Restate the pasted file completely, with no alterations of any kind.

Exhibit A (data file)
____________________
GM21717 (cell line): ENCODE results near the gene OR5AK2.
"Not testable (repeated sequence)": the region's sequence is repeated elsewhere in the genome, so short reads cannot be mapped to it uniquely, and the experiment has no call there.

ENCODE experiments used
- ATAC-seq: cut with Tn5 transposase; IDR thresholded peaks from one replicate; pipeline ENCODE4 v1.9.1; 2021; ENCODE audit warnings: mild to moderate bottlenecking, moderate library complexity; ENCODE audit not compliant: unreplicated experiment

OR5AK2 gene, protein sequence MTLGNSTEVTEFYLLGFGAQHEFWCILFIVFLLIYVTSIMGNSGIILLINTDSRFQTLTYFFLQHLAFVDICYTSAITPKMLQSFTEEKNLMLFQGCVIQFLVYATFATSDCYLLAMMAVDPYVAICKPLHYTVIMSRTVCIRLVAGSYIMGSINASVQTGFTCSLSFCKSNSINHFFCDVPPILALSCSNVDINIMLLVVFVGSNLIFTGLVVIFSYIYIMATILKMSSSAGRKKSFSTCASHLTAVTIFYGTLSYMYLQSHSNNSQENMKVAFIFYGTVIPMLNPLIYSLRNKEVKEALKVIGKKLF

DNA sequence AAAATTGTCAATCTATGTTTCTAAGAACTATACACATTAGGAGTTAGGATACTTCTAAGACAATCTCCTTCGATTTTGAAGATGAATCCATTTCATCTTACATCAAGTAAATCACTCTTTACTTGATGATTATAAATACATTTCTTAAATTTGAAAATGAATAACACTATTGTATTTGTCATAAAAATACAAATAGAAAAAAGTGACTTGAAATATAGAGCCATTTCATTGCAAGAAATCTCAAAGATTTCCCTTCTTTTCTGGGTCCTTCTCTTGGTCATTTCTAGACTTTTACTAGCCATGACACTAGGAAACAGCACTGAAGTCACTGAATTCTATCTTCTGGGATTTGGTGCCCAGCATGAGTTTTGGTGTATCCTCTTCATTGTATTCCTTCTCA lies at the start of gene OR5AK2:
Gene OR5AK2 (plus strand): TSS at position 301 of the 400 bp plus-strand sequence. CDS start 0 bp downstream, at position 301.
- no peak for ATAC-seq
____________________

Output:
GM21717 (cell line): ENCODE results near the gene OR5AK2.
"Not testable (repeated sequence)": the region's sequence is repeated elsewhere in the genome, so short reads cannot be mapped to it uniquely, and the experiment has no call there.

ENCODE experiments used
- ATAC-seq: cut with Tn5 transposase; IDR thresholded peaks from one replicate; pipeline ENCODE4 v1.9.1; 2021; ENCODE audit warnings: mild to moderate bottlenecking, moderate library complexity; ENCODE audit not compliant: unreplicated experiment

OR5AK2 gene, protein sequence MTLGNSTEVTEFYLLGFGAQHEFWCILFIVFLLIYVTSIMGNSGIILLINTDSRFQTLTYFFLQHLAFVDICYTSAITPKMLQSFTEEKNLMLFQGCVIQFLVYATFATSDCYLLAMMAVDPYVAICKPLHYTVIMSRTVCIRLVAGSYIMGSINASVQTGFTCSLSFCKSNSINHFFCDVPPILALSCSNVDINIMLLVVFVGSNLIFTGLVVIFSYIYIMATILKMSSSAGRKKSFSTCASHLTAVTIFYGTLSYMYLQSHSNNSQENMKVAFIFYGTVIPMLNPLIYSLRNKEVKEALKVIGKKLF

DNA sequence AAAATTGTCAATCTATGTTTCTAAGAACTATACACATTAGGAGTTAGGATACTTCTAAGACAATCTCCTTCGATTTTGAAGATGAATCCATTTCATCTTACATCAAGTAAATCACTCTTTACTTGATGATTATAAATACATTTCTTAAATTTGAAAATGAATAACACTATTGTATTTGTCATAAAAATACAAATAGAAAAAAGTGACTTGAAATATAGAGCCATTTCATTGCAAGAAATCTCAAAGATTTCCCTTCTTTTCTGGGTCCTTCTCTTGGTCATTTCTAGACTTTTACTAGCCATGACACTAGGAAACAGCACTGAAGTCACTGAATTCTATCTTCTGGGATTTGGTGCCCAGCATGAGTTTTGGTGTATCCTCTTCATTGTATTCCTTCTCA lies at the start of gene OR5AK2:
Gene OR5AK2 (plus strand): TSS at position 301 of the 400 bp plus-strand sequence. CDS start 0 bp downstream, at position 301.
- no peak for ATAC-seq